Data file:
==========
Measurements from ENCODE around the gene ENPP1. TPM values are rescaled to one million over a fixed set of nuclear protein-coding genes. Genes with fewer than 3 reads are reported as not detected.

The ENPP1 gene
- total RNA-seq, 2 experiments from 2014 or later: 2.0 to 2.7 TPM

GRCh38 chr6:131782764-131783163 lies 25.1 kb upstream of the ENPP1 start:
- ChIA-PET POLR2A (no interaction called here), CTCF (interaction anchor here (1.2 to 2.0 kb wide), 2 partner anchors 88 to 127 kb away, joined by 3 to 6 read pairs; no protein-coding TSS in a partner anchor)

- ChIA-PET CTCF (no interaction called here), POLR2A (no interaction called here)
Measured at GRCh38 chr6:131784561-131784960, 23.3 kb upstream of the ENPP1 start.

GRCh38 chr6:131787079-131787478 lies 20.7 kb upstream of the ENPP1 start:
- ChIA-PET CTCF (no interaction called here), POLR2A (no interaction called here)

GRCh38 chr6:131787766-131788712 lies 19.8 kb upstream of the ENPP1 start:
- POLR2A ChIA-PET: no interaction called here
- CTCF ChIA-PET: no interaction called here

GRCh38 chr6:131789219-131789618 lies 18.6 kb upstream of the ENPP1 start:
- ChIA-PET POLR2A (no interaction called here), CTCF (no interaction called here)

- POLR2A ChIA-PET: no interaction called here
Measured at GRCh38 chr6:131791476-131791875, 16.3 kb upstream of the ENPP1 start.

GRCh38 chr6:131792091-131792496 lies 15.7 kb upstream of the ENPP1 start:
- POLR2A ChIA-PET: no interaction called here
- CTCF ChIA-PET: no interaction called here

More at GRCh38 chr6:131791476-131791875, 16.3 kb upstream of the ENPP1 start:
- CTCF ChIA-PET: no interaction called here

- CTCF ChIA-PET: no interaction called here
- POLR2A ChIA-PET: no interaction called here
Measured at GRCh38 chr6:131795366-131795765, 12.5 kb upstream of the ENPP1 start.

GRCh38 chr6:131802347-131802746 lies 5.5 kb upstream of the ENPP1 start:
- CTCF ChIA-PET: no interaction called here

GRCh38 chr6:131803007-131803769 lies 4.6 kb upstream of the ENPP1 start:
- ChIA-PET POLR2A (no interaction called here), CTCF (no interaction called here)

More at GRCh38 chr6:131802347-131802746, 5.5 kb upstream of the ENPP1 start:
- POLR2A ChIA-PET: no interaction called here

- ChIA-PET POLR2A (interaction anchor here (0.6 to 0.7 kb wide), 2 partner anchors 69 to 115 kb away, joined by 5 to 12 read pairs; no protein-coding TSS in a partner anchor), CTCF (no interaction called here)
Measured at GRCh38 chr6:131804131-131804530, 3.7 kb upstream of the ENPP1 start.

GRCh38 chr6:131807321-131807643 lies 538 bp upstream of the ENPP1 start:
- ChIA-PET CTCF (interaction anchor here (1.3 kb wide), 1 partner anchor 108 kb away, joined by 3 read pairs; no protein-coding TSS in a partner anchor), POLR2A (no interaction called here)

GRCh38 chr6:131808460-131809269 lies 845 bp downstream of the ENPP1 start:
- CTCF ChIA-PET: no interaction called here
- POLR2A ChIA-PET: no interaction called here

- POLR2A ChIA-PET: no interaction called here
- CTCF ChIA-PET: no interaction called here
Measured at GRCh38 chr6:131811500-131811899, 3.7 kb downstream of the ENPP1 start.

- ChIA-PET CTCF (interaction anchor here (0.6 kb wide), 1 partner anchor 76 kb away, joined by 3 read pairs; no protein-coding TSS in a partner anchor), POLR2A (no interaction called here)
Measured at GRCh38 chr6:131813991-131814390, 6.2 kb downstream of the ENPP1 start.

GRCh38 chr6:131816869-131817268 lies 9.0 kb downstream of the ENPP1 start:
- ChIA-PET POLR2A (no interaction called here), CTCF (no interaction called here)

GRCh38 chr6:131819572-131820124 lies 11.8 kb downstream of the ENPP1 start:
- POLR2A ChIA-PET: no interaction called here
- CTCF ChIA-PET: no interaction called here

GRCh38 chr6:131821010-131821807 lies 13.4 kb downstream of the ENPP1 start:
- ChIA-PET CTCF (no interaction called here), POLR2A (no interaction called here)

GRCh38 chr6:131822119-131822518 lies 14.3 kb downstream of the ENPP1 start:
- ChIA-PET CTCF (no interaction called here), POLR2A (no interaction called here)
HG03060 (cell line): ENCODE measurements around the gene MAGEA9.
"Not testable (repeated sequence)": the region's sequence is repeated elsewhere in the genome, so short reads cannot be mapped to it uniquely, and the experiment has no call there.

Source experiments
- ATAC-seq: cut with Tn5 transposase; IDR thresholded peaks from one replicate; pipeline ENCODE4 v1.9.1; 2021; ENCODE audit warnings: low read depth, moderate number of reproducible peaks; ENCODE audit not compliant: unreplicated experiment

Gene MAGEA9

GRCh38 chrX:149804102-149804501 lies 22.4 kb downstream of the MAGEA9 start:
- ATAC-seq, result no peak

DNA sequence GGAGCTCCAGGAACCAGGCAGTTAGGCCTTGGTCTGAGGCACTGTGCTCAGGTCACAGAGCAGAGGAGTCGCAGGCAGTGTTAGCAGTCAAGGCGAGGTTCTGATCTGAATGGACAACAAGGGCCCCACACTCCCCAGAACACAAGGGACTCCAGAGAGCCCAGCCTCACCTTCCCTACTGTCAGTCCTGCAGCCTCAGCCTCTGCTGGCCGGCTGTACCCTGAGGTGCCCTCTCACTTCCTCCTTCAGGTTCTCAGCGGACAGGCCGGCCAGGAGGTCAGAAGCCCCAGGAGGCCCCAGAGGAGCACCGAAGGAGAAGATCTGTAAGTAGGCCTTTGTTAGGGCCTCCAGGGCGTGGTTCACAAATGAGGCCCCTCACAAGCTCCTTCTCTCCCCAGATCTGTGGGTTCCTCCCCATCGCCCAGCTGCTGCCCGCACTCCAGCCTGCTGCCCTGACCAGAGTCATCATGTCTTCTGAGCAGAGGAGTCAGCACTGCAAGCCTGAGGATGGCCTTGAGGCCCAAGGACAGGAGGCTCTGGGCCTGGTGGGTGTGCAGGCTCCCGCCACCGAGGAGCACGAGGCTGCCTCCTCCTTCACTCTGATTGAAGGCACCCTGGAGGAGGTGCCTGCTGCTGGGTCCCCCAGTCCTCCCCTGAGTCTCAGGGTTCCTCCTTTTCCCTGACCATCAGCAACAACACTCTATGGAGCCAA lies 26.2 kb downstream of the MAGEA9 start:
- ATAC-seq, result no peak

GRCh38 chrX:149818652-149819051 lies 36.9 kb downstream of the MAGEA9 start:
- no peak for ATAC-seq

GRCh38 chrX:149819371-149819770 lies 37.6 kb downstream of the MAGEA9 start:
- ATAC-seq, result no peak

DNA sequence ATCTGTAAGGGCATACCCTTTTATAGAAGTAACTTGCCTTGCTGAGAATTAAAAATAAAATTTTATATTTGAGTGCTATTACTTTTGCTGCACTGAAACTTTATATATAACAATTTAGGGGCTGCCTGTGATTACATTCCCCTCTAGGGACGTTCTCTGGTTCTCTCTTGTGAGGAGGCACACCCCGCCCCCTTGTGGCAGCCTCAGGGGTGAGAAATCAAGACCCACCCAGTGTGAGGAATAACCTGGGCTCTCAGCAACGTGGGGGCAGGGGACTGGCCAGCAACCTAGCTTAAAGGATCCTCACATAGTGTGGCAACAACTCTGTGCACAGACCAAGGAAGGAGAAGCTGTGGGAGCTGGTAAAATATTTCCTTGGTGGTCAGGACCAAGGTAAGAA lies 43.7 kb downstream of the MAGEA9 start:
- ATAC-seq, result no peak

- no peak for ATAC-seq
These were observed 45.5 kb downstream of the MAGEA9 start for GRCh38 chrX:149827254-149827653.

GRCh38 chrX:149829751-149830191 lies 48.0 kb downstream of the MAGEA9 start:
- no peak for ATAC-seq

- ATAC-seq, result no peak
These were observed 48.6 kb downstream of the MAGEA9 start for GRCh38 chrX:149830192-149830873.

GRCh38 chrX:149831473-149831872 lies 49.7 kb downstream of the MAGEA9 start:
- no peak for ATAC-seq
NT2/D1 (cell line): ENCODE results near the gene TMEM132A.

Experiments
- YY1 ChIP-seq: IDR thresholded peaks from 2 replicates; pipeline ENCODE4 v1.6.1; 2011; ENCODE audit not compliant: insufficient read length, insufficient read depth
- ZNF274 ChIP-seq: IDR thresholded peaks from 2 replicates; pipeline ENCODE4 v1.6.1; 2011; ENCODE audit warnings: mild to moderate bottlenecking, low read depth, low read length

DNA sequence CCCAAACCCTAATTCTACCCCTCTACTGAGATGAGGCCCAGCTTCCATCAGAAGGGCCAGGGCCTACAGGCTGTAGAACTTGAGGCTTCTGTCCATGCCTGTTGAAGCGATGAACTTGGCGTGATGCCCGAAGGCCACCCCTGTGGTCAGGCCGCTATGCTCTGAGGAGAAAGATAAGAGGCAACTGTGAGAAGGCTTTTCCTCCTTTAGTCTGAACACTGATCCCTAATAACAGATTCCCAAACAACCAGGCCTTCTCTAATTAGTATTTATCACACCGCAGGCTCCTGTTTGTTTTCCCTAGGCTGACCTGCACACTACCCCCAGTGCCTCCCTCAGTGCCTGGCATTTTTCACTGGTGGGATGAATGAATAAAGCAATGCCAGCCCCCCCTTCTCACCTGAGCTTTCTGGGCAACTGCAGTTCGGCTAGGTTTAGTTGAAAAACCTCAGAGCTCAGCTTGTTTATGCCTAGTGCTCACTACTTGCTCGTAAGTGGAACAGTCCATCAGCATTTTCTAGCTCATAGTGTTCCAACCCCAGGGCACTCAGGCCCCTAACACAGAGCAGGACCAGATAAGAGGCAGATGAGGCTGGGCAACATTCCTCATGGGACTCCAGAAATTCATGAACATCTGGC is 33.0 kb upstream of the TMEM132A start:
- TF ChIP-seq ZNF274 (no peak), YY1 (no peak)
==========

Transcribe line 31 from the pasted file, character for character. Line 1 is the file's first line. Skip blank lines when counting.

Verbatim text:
- ChIA-PET POLR2A (interaction anchor here (0.6 to 0.7 kb wide), 2 partner anchors 69 to 115 kb away, joined by 5 to 12 read pairs; no protein-coding TSS in a partner anchor), CTCF (no interaction called here)